Listed Buildings in Ipswich: No 30 Ipswich Museum and No 31 Art Gallery
The original Ipswich Museum – now Arlingtons Brasserie – stands on the corner of Arcade Street and Museum Street. It opened in 1847 but its various collections soon outstripped the space available to display and store them and by 1881 a new Ipswich Museum had been built on the High Street half-a-mile away. This new building also housed the School of Art and the Free Library but once again its contents continued to outgrow the space available and it was first extended in 1887 and then had a new wing added in 1901.
The library relocated to what is now the Ipswich County Library on Northgate Street in 1924 but what is left behind is by no means watered down. The main entrance hall is, I would imagine, pretty much as it was when first opened and is stuffed to the gunnel’s with exhibits, starting with the impressively big Wooly Mammouth that towers over you as you first enter. Natural History is the key theme but there are as equally excellent exhibits focusing on Ipswich at War, abolitionist Thomas Clarkson, Anglo-Saxon life, and so and so forth.
Listed Buildings in Ipswich: No 32 Salem Chapel, St George’s Street
Originally constructed as a chapel this 19th century two storey red brick building later became a storage area for the Ipswich Museum and Art Gallery (which it backs on to) and is now the New Wolsey Studio a performing arts venue and offshoot of the town’s New Wolsey Theatre. The original baptism pool survives below the present day flooring and stage.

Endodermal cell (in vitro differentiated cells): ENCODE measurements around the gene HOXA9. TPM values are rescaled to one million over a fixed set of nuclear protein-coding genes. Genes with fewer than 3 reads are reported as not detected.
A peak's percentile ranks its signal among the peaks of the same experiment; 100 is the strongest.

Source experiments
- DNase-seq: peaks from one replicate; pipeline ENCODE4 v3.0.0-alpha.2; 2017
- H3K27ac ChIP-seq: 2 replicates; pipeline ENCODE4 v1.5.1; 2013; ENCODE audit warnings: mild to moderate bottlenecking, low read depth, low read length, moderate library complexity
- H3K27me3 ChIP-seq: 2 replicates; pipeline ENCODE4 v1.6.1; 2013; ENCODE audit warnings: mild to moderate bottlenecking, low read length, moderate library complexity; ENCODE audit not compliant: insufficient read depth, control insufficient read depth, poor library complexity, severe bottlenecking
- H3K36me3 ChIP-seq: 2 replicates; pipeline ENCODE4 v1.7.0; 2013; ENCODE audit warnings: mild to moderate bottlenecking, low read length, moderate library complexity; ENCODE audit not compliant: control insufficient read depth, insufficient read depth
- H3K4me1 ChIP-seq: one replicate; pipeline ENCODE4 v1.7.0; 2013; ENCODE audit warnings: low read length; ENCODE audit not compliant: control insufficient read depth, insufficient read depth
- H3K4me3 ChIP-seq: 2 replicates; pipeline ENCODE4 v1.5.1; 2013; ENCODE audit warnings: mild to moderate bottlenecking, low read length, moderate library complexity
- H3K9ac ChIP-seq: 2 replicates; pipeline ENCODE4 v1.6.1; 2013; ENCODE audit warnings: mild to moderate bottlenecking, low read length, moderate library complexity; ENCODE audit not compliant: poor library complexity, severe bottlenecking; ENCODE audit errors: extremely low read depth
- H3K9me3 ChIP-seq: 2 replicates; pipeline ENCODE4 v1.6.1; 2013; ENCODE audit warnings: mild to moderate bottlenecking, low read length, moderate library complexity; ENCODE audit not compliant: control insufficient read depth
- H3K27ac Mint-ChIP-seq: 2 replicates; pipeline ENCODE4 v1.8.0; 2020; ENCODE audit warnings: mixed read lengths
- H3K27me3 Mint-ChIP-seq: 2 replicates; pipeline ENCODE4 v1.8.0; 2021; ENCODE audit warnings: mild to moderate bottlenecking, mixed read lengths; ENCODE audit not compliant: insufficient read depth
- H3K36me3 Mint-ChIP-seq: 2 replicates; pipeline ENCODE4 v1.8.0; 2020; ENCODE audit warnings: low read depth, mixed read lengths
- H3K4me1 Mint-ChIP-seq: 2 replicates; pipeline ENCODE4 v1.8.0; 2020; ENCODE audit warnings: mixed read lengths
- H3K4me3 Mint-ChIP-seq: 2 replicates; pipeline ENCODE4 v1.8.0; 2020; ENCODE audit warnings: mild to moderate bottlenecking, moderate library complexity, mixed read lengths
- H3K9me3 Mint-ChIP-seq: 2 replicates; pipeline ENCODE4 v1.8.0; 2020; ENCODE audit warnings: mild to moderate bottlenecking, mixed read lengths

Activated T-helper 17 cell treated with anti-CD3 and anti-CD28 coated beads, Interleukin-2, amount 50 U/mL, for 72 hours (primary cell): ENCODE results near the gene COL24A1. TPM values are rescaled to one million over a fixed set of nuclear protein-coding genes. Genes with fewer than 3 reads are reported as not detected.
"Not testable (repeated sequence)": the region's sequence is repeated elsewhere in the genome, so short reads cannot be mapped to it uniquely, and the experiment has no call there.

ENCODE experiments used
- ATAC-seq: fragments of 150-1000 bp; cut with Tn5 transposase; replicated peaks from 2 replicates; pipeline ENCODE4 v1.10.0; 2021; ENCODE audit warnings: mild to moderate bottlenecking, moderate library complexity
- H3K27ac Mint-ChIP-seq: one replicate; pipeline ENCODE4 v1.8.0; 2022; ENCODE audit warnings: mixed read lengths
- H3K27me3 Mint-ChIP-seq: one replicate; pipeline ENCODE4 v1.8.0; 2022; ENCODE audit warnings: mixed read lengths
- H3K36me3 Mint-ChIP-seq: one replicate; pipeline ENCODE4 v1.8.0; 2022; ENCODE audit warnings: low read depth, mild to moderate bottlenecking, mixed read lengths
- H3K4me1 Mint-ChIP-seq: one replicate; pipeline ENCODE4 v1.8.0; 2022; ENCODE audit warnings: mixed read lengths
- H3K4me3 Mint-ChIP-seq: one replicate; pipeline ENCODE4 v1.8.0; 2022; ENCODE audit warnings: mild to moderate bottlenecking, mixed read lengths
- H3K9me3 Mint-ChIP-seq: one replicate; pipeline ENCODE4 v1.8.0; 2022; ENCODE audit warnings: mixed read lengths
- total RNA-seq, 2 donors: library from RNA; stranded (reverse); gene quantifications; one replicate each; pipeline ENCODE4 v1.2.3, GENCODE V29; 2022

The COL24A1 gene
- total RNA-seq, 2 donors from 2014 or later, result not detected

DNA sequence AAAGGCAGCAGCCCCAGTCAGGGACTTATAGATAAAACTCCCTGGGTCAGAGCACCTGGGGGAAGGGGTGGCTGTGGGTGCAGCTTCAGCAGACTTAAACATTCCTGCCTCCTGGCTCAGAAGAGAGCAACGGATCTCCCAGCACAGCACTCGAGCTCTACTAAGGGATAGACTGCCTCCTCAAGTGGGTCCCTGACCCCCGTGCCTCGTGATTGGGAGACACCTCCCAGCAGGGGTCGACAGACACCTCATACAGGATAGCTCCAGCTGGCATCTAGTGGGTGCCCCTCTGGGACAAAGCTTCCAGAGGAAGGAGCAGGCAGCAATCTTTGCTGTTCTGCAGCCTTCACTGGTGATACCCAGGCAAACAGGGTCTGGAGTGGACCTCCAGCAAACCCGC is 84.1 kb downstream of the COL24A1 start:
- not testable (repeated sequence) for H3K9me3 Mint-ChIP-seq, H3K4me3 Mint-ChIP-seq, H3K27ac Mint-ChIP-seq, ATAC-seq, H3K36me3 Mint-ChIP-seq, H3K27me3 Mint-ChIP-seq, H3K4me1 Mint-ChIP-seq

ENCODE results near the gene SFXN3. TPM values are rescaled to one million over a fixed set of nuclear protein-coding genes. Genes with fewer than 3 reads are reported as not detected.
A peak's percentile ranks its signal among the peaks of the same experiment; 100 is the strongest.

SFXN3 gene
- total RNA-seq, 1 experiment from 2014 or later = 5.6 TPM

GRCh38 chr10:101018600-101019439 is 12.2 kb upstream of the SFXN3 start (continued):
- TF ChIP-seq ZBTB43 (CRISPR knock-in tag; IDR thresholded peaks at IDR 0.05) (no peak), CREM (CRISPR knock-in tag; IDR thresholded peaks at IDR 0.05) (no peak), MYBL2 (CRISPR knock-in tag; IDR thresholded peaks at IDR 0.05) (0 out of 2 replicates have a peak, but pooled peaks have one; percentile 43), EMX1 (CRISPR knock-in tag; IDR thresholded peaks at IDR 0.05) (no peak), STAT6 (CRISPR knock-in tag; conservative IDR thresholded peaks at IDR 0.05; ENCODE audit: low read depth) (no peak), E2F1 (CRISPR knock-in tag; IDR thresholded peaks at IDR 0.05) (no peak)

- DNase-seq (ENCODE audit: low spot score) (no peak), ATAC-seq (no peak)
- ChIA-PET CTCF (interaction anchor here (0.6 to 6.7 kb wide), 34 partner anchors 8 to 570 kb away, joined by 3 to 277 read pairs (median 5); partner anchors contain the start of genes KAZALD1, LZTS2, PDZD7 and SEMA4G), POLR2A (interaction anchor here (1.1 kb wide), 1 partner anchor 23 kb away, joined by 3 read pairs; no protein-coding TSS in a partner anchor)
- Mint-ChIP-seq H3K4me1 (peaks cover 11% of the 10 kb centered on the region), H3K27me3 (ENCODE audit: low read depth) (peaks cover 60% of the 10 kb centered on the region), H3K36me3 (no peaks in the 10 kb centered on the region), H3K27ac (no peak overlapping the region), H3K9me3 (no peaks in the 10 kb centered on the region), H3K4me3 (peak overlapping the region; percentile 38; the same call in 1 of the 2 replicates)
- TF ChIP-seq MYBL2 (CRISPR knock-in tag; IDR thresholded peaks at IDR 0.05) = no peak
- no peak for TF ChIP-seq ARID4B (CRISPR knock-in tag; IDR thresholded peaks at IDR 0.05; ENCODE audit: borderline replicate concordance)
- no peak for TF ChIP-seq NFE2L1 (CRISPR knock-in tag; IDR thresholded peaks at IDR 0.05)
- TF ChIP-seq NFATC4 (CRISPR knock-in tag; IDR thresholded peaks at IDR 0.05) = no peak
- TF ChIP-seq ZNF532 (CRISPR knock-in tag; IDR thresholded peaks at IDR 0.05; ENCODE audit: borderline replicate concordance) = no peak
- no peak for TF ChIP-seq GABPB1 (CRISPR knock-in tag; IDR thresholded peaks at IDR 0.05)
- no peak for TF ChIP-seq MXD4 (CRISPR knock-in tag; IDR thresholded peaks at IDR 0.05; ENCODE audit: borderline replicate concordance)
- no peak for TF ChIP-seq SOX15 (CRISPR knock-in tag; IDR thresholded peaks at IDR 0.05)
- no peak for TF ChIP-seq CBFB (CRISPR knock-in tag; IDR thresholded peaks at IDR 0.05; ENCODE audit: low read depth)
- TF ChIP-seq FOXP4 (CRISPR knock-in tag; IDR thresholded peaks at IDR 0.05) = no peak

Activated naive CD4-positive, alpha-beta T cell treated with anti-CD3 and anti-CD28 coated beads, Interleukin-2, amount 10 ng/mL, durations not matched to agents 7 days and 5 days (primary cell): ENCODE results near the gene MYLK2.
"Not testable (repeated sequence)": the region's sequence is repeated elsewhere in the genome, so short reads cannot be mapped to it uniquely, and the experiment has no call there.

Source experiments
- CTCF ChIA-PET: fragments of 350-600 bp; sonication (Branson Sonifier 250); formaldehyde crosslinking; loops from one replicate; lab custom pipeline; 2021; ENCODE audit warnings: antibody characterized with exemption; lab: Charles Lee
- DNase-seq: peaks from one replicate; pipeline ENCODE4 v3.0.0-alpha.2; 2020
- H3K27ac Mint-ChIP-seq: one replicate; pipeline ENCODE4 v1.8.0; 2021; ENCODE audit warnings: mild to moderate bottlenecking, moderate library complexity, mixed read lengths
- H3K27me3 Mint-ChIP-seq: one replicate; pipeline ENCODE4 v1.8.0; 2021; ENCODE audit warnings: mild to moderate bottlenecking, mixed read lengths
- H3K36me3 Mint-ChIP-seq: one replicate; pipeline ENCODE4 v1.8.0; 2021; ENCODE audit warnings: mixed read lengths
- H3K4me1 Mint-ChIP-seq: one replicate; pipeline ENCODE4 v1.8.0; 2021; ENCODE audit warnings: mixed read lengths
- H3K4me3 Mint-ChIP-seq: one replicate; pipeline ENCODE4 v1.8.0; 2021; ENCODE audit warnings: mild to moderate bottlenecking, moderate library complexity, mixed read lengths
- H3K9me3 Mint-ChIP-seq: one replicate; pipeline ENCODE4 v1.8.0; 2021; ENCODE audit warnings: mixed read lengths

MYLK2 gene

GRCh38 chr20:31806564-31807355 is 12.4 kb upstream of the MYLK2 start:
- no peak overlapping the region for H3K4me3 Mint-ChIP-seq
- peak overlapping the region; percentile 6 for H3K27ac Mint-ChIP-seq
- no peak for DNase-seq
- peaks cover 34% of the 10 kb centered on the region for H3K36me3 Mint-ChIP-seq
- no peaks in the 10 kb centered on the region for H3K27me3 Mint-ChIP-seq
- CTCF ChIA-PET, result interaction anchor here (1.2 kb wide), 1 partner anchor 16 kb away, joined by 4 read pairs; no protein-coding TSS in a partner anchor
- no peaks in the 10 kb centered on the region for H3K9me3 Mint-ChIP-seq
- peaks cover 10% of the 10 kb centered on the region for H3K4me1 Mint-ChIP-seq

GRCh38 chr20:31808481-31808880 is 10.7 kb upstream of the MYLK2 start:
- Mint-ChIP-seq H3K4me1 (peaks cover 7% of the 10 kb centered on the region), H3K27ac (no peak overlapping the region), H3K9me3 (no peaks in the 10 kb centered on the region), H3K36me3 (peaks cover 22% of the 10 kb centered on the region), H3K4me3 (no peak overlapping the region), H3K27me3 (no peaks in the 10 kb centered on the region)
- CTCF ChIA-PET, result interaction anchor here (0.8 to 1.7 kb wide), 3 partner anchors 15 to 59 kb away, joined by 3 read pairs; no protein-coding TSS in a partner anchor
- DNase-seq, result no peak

Listed Buildings in Ipswich: No 33 Globe Inn, St George’s Street
At the town center end of St George’s Street this 17th century timber framed building with jettied upper floor is now in residential use but was at one time the Globe Inn. The Inn called “last orders” way back in 1958 but, despite an excellent restoration job by the Ipswich Building Preservation Trust, you can you can still make out the words ‘Cobbold’s Ales & Spirits’ – or something very similar – in the plasterwork on the front.
Ipswich Art School
Just to the north of Ipswich Museum, the Ipswich Art School opened as a public art gallery just last year although, as its name suggests, the building operated as an art school for many years. Opened in 1934, when the school outgrew its original accommodation adjacent to Ipswich Museum, most of Suffolk’s professional artists from the past century have passed through its doors either as student of teacher. It is currently hosting an exhibit entitled “Roadside Britian – On the Road” a photography reportage of traditional roadside services throughout the South of England.